Under the Proposed Plan, the requestors would return a portion of the savings resulting from the discounts directly to any policyholder who has an inpatient stay at a Network Hospital, in the form of a $100 premium credit. Policyholders would be informed in advance of the Proposed Plan and the premium credit, and they also would be told that use of a non-Network Hospital would not affect their liability for costs under the covered plan, or result in any other penalty.
The savings realized by the requestors would be reflected in their annual experience exhibits filed with various state insurance departments that regulate premium rates, and thus would be taken into account when states review and approve rates.
The OIG analyzed the Proposed Plan under the AKS and the beneficiary inducement CMP. With respect to the AKS, the OIG determined that the Proposed Plan would not be protected by two potentially applicable safe harbors. First, the safe harbor for waivers of beneficiary coinsurance and deductible amounts specifically excludes waivers when they are part of an agreement with insurers, such as the case with the requestors. Similarly, the safe harbor for reduced premium amounts offered by health plans requires such reductions for all enrollees, whereas the Proposed Plan offers the premium reduction only for policyholders who choose Network Hospitals. Still, even absent a safe harbor protection, the OIG concluded that in combination with Medigap coverage, the discounts offered on inpatient deductibles by Network Hospitals, and premium credits offered by Requestors to policyholders, presents a low risk of fraud or abuse under the AKS for several reasons:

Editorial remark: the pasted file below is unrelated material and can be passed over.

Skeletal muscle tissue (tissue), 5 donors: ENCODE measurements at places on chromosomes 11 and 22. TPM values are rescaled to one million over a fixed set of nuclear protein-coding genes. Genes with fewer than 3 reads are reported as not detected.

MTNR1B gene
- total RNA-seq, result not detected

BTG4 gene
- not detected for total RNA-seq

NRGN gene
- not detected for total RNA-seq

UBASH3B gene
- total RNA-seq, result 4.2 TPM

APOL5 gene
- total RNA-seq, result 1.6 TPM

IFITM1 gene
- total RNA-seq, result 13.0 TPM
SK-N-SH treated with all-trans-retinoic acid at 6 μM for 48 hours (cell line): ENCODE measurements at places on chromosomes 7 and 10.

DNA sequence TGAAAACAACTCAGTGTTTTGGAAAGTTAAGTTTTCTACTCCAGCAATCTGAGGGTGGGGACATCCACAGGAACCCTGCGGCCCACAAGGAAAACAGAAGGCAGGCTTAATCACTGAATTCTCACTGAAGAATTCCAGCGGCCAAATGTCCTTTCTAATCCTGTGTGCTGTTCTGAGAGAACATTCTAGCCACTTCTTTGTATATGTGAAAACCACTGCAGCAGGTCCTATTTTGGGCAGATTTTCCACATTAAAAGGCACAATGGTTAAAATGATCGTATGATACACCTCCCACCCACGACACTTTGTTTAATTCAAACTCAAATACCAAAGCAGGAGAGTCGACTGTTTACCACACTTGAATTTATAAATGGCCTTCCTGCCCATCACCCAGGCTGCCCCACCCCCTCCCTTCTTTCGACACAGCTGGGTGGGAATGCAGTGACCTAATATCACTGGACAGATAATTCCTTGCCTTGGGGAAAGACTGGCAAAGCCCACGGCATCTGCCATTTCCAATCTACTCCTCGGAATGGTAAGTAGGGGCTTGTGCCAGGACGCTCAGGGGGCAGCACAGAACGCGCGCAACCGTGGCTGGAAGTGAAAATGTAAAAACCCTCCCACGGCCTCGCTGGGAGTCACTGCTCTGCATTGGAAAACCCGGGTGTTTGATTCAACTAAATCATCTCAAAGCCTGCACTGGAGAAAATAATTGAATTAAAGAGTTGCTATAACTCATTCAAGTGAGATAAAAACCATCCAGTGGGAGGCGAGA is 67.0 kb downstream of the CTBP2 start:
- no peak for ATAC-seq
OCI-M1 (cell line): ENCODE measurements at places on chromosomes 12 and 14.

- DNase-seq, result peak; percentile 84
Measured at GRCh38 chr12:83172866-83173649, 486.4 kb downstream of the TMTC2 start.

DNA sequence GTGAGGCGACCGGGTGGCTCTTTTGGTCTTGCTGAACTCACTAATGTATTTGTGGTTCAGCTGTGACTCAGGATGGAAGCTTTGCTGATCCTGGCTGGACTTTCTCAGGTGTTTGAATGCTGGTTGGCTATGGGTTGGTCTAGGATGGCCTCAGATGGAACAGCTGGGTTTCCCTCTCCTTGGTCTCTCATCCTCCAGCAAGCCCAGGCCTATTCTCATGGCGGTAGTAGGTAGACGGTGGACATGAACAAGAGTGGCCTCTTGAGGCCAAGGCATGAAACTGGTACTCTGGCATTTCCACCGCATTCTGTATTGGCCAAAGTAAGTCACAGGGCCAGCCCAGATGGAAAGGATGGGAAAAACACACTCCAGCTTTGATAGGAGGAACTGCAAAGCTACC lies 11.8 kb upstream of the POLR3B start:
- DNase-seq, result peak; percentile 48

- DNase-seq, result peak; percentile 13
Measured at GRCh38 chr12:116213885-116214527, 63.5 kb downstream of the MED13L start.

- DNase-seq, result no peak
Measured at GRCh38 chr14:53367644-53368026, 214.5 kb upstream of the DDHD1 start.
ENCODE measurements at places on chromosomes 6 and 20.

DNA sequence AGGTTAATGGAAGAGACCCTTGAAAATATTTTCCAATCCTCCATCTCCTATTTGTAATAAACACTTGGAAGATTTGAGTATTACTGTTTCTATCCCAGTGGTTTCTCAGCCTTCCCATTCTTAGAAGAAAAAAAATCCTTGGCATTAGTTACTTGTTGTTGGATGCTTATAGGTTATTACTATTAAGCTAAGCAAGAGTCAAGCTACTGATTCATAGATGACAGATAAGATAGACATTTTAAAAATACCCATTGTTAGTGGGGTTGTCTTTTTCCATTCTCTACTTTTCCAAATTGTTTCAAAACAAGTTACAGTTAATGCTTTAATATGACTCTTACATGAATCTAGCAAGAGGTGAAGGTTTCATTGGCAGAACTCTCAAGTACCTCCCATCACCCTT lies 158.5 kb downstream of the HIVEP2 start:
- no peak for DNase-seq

- The discounts and premium credits would not affect per-service Medicare payments because Part A payments for inpatient services are fixed and unaffected by beneficiary cost-sharing.
- The Proposed Plan is unlikely to increase utilization because it is effectively invisible to policyholders and only applies to the individual’s cost-sharing obligations that supplemental insurance otherwise would cover.